If your salesperson is tracking his/her work in a spreadsheet or e-mail folders, your sales process is NOT sustainable. More importantly, it’s not extensible to the rest of the company’s operations and marketing needs.
brands have to manage their contacts on some level, but often it’s not systematic enough to provide actionable insights and support a marketing strategy. You can’t get a gold rush out of penny management. When a company is doing a sufficient volume of business, marketing, or both, it needs a CRM. A Customer Relationship Manager is a software solution for tracking contacts through various stages of the buying process as leads, contacts, and clients.
- 1 A CRM Has More than One Purpose
- 2 What You AND Your Salesperson Need to Know About CRMs
- 3 Mandate CRM Updates for All Employees
- 4 Distinguish Leads, Contacts, Prospects, and Clients
- 5 Know Where is Your Money Sitting
- 6 A Transparent Sales Process is Good For Everyone
- 7 You Can’t Measure Sales Without Statuses
- 8 A CRM Helps Segment Your Marketing E-mails
- 9 Log EVERY Medium of Contact or Attempt
- 10 Log the People Who Don’t Respond
- 11 Don’t Mix Companies and Individuals
- 12 Stakeholders Are Blind Without Reports
- 13 Notes Are REQUIRED For Verbal Contacts
- 14 Even Contractors Might Be Users
- 15 Using Gmail Is Not Enough
- 16 Not All E-mail Integration is the Same
- 17 Pull it Up First, Keep it Up Always
- 18 There is No Perfect CRM for Your Business
- 19 Fit the CRM to Your Existing Toolset
A CRM Has More than One Purpose
A CRM let’s you:
- Track your interactions: You can instantly see all past communications with a given contact, including e-mail messages and notes from phone calls.
- Gain intelligence on your business: Reports can tell you, for instance, who you’re succeeding with, who hasn’t been a good match, and what either group has in common.
- Suggest opportunities: The CRM tracks ‘deals’ and what leads are probably worth, to let you know where you’ve got money sitting around, unrealized.
- Make your data “promiscuous” for marketing: Most CRMs provide some level of integration with e-mail marketing software and social media, so you can reach your audience effectively.
What You AND Your Salesperson Need to Know About CRMs
When I worked as Sales Engineer for a software firm, there were a handful of offenses that resulted in immediate termination. Do not pass go; do not collect a hundred dollars; they just walk you to the door. One was having a lot of paper lying around; we were a paperless office, and paper implied non-sharing of information, which is part of the problem with not using a CRM for sales. The other was contacting anyone outside the company in any form and not updating the CRM.
Mandate CRM Updates for All Employees
A CRM is meant to track company interactions, however trivial, with all leads, contacts, prospects, and clients – but also vendors and other business related entities.
Imagine you hold an account manager or Director level position in the company and you reach out to a valued client without even knowing that one of your salespeople, support staff, or another person in the company had done 6 days before. Maybe they and a support person are currently working on a challenging problem together, and one of your customer service people calls to find out how they’re enjoying using your product or service. It doesn’t look like you care; it looks like you can’t get your act together, and that the people who should *know* how they’re doing don’t.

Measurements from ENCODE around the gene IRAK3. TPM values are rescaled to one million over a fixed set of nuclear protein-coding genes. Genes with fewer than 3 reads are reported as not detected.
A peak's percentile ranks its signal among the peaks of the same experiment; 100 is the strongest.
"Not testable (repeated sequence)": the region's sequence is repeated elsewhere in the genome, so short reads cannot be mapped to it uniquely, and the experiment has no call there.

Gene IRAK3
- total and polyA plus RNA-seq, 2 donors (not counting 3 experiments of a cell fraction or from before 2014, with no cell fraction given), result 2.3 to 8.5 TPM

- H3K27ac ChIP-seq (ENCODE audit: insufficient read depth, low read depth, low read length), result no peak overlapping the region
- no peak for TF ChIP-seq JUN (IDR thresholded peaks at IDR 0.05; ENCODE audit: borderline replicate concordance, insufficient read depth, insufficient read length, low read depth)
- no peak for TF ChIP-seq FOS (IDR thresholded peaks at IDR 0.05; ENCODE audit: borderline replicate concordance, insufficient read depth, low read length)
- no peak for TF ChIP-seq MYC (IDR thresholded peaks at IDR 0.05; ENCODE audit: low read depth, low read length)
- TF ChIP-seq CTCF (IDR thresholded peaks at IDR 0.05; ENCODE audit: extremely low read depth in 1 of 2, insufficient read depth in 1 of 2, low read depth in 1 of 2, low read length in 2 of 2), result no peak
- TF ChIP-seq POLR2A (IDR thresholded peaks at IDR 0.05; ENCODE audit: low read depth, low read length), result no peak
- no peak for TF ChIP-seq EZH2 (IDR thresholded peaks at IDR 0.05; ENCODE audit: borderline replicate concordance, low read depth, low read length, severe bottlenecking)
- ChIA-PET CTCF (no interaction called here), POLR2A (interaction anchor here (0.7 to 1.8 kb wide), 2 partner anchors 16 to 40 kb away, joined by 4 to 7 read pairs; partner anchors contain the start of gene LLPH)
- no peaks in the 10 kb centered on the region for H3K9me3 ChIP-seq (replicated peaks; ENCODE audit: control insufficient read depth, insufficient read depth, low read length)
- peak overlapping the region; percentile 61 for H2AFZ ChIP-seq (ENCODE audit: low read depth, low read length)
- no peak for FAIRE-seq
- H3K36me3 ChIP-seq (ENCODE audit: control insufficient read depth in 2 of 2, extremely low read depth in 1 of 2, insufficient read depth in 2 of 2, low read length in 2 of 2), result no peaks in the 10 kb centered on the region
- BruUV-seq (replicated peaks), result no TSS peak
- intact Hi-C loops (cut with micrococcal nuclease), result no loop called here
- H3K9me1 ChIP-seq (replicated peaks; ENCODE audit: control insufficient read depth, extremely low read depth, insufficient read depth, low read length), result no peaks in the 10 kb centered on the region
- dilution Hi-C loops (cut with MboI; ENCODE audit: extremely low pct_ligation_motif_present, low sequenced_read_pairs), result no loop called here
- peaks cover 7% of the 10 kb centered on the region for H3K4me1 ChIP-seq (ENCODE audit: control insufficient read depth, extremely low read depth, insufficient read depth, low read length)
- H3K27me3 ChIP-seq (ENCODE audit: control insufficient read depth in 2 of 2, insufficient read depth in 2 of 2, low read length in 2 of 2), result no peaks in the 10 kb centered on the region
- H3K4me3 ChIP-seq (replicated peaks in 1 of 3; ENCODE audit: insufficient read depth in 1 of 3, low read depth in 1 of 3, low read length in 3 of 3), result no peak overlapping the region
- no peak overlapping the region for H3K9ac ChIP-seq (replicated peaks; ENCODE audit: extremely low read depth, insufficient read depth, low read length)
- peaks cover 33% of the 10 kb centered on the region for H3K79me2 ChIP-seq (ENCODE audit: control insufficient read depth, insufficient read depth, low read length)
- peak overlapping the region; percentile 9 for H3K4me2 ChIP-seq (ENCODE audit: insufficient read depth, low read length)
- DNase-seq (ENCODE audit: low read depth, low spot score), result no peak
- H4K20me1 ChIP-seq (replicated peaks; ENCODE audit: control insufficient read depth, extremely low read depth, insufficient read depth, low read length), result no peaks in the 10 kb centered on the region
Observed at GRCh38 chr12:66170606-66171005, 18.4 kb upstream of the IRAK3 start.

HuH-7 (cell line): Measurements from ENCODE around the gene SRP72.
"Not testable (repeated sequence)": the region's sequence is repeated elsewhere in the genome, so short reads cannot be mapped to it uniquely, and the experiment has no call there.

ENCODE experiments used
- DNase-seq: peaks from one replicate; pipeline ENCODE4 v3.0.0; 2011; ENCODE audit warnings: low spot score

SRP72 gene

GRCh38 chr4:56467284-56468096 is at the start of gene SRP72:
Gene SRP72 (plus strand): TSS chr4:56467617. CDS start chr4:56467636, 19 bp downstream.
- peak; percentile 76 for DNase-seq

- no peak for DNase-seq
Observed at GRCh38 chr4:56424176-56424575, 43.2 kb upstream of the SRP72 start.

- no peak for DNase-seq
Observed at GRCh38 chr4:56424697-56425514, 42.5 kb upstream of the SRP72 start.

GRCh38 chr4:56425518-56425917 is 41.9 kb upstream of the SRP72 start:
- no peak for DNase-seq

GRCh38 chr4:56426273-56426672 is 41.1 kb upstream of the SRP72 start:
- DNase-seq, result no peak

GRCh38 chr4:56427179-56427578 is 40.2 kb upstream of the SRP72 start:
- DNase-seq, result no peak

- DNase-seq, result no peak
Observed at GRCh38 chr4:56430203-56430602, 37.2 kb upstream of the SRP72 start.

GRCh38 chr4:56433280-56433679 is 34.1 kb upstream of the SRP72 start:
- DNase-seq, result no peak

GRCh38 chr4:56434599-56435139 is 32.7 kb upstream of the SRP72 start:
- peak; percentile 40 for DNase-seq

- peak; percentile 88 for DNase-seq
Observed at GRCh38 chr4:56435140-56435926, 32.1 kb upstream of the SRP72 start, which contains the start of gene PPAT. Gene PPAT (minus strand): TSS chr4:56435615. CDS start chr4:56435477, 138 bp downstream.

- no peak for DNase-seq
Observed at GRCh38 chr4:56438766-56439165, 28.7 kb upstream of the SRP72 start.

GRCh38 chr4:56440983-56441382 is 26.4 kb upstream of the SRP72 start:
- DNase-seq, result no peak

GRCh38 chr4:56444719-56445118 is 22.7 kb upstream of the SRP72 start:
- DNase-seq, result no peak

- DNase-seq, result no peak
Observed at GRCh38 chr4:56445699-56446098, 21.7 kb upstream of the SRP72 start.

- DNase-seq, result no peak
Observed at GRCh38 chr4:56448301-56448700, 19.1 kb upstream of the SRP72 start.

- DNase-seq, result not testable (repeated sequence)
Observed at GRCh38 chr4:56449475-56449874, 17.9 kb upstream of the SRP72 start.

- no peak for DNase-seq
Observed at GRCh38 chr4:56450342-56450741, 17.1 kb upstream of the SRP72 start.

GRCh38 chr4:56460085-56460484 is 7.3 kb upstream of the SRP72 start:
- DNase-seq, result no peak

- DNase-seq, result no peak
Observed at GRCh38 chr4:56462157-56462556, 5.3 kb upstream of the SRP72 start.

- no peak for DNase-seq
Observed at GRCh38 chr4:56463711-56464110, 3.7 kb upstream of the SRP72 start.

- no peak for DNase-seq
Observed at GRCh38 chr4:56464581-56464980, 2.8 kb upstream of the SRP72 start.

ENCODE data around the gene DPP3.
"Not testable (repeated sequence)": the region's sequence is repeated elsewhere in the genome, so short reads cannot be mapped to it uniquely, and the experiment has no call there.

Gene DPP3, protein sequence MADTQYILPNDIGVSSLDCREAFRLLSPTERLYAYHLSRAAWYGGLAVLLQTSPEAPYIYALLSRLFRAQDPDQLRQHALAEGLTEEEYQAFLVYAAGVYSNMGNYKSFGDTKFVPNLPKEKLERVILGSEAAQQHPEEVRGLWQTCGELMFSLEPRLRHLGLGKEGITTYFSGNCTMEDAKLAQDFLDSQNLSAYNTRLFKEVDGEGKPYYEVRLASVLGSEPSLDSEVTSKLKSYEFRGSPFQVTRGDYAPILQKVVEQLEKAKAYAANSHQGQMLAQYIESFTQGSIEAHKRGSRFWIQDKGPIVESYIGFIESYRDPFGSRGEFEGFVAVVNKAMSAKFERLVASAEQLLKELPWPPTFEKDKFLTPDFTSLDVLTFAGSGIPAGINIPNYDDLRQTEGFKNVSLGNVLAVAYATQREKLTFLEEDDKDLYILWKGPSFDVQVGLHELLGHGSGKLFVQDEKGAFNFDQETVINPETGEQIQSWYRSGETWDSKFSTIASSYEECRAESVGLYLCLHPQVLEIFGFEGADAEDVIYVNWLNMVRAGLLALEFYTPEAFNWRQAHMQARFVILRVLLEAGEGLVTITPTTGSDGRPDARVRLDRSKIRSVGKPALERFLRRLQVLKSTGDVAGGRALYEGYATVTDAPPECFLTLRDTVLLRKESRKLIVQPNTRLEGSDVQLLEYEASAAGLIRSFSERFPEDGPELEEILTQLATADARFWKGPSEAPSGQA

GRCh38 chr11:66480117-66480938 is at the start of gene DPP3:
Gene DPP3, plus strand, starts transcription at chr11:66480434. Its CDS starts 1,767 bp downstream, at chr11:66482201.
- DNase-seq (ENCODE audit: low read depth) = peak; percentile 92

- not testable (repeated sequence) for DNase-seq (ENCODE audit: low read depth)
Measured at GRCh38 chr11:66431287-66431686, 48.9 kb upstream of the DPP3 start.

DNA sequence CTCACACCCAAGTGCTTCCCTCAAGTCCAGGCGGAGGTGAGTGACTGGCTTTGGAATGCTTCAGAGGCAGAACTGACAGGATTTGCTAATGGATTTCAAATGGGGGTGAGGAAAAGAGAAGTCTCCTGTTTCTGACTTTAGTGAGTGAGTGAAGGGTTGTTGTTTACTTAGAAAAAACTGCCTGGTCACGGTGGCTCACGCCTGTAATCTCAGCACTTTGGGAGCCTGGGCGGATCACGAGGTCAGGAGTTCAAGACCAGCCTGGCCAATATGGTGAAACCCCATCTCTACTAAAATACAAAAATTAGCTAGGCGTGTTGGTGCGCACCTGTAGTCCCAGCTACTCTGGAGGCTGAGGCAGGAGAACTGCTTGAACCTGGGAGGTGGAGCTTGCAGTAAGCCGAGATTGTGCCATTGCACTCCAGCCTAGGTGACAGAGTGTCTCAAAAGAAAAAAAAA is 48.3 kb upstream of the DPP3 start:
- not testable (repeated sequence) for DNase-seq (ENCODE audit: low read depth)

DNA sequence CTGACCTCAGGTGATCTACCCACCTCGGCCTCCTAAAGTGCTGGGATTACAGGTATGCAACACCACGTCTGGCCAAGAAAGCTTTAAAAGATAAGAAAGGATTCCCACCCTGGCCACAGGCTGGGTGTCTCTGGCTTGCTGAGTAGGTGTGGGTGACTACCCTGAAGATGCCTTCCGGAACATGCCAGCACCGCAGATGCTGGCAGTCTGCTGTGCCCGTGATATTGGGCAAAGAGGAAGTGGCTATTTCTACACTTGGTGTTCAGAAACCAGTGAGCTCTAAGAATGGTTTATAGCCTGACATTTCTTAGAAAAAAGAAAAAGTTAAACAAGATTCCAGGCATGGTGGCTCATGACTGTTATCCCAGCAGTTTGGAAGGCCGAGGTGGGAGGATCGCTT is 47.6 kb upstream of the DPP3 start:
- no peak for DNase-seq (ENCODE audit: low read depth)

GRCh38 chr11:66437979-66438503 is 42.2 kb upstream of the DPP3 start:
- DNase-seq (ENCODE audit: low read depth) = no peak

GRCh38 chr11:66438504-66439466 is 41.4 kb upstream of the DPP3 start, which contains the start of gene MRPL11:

Effective companies make no exception to the update the CRM rule – not for any employee, any reason, and not even for failed contact attempts. A look at how CRMs work is critical to understanding their importance for your business.
Distinguish Leads, Contacts, Prospects, and Clients
It’s critical to understand the STAGES a company or individual goes through in your sales process. Different companies will describe them in different ways, and it will differ somewhat between service companies and wholesale product companies, but the overall standard is:
- Lead: You have their contact information but have not actually achieved a response. You haven’t gotten on the phone, or gotten an e-mail reply.
- Contact: You’ve made actual contact, by e-mail or phone.
- Prospect: The result of the initial contact, or an eventual repeat contact is that they have expressed an interest in potentially buying your stuff.
- Client: You consider them a current client. You can determine whether that’s when a contract is signed, or money changes hands, or whatever.
If you don’t have these logged correctly, you can’t run the reports you need to see where your money (opportunity) is sitting:
Know Where is Your Money Sitting
There can be additional statuses, like “Past Client” and possibly multiple or overlapping statuses like “Affiliate” or “Referral Partner”. But the ones above are the basics. Alternately, you can set their statuses by more elaborated stages of a sale – for example:
- Contact Made
- Meeting Arranged (or “Appointment Set”)
- Needs Discovered (or “Qualified”)
- Proposal Presented (or “Offer Made”)
- In Negotiation
- Closed (or “Won”)
- Not Won
You can have other statuses like:
- Requested Callback
- Do Not Contact
This arrangement of statuses is called your Sales Pipeline. As long as your salesperson is entering the potential dollar value of a given lead to the company, a CRM will actually tell you where in the Sales Pipeline your money is sitting – the money you haven’t yet reached for.
Need revenue? Maybe a lot of cash is sitting in Qualified prospects, and you need to get them written proposals. Or maybe there’s a lot of money in some status you’ve created to go before “Contact Made” – like “Lead Entered” and you realize you just need to man the phones! Your CRM is designed to tell you how to make money in sales pipeline reports, which you can automate, or which are often built-in.
A Transparent Sales Process is Good For Everyone
The other thing that pipeline does is MOTIVATE your salespeople. That’s because they can actually SEE where their commissions are sitting, and a pathway to getting there. Salespeople don’t make phone calls or send e-mails for their health. They do it because the CRM is saying there’s a pile of valuable leads sitting in one of those categories.
Also, they know the stakeholders are running similar reports from the same data. The transparency a CRM brings can help kick effective salespeople into high gear. It’s not just the ‘data’, either. On a CRM dashboard, you as the stakeholder can see who is doing what: “Jim added contact Jane Doe. Sarah updated John Doe status to ‘in negotiation”, etc.